Austin’s Pay-As-You-Throw (PAYT) garbage program is a great example of implementing physical choice architecture and providing incentives for residents to recycle. It’s similar to the program in Fort Collins, Colorado, that a Nudge blog reader told us about last year. The program allows residents to choose the size of garbage bin that best fits their needs. The smaller the bin, the less the resident pays. Residents are encouraged to recycle more through the city’s single-stream recycling program (blue bin) and pay for the smallest garbage bin that will accommodate their weekly waste. A 90-gallon bin cost about twice the price of the smallest 30-gallon bin. Austin will roll out an even smaller garbage bin (21-gallon) soon.

The bigger bin, smaller bin approach isn’t unique to cities. The The Texas Facilities Commission (TFC) is in the process of implementing miniMAX, a centralized trash/recycling program, in all TFC-managed facilities. The program will affect over 20,000 state employees, providing them recycling bins with attachable mini-bins for garbage. TFC explains the program:

To increase recycling rates in an office environment, where the vast majority of refuse is recyclable, the small size of the mini-bin acts as a visual yield sign for employees when they discard something.

Hat tips: Nelda, Stacy Guidry, Levi Lainhart

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“You know the old adage that the customer’s always right?” he said. “Well, I kind of think that the opposite is true. The customer is rarely right. And that is why you must seize the control of the circumstance and dominate every last detail: to guarantee that they’re going to have a far better time than they ever would have had if they tried to control it themselves.”

Answer here. (Obviously, this choice architecture advice is not always recommended.)

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Google’s auto-suggest is an interesting little contraption. If you type one letter of the alphabet into google’s search bar, in every case the first suggesting you’ll get is a product or a company (Amazon, Best Buy, Ebay, Facebook, etc.) C, D, and W are exceptions – Craigslist, Dictionary, and Weather. Chase Bank, Dell Computers, and WalMart really should be irritated.

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Nudge blog correspondent Meicheng Shi reports on an interesting case where the standard “Look Right” signs (painted all over streets in Britain and other left-hand traffic countries) failed to prevent accidents. She offers some thoughts on why “Look Right” is not a one-size-fits all solution and some of the many versions of the “Look Right” signs she’s spotted around New Zealand.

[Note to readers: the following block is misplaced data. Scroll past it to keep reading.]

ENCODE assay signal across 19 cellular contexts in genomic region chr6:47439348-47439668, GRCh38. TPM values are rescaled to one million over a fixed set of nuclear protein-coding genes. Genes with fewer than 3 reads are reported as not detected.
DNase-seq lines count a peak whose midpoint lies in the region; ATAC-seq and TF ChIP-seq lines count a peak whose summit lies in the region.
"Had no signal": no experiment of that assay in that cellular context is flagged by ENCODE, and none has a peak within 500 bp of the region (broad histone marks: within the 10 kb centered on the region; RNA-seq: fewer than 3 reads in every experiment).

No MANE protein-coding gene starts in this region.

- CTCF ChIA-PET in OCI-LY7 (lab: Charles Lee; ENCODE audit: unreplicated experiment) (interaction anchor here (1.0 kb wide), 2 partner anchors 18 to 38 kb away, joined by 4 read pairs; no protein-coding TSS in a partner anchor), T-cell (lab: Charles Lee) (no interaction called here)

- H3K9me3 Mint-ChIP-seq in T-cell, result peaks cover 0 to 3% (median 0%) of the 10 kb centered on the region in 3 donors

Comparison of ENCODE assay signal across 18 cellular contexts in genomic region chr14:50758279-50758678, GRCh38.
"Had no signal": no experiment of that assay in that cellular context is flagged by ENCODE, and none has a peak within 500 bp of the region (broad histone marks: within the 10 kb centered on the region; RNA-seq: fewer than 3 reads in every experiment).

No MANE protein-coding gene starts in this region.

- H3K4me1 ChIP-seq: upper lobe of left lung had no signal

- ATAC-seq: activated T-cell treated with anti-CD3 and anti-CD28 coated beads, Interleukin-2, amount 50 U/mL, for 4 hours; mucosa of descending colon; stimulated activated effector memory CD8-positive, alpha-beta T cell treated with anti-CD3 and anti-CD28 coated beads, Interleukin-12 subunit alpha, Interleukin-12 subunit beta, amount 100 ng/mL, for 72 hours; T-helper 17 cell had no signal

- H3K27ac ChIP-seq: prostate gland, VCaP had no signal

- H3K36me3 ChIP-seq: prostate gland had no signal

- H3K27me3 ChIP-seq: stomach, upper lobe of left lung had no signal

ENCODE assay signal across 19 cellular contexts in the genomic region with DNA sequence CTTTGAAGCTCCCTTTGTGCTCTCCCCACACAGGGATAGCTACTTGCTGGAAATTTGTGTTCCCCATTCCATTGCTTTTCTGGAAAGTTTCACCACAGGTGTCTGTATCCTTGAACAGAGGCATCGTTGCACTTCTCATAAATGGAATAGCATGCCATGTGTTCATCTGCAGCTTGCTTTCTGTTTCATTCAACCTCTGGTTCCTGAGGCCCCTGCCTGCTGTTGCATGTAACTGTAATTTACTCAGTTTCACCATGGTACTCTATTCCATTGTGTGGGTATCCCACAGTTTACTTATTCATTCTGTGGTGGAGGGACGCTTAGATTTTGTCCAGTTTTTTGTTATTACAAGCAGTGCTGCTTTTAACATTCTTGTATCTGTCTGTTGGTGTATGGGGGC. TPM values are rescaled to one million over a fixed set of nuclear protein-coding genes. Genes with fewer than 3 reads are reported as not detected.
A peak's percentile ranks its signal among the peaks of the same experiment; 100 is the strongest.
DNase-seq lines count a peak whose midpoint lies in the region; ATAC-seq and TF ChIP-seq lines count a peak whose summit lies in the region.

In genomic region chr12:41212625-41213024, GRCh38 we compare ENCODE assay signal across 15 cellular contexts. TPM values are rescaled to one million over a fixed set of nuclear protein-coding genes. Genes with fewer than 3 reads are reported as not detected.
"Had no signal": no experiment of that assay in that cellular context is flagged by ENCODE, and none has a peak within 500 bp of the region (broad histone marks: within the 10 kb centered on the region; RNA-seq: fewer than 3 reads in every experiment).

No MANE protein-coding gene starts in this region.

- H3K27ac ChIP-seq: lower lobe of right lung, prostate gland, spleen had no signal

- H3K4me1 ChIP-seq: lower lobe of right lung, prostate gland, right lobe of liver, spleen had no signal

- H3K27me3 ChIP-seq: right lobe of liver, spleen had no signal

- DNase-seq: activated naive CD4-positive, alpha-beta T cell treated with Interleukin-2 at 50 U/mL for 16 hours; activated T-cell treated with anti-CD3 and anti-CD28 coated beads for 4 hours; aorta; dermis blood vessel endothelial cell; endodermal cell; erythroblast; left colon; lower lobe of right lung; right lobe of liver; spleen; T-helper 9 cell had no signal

In November 2010, the city of Wellington, New Zealand opened a new bus route through Manners Mall, formerly an exclusively pedestrian walkway. The city council spent $70,000 to promote the change: distributing safety fliers and posters, assigning staff to patrol the route, and even implementing a few clever nudges.

Giant displays stand prominently along the street, reminding pedestrians of oncoming buses.

Countless “Look Right” signs are painted onto the curb, drawing on behavioral principles of frequency and immediacy—pedestrians are repeatedly exposed to the message, which they see just prior to crossing the street.

Some signs even employ humor to increase the salience of the message.

In spite of all this, since November, six pedestrians have been hit by buses while crossing the street, mostly near Manners Mall. Why are these nudges seemingly ineffective?

Habit no doubt acts as a major obstacle—pedestrians accustomed to Manners Mall being free of cars are probably also used to crossing without looking. Even with well-designed nudges, this behavior may be difficult to change.

Yet one hypothesis is that the nudges implemented by the city council are not fully exploiting a powerful behavioral concept: loss aversion. Because the existing nudges focus on positive reinforcement, the potential consequences of crossing without looking may not be salient enough to pedestrians. A Nudge blog post from last March about the Wadala Railway Station offers a good, albeit gruesome, case of consequences made salient.

In a more subtle example, a curbside sign in a different part of Wellington reads, “Stop Look Live.”

Perhaps tellingly, no pedestrians have been hit by cars here. To be fair, this street was never a pedestrian-only walkway. However, upon reading the sign, you can’t help thinking, “If I stop, look and live, what happens if I don’t stop and look?”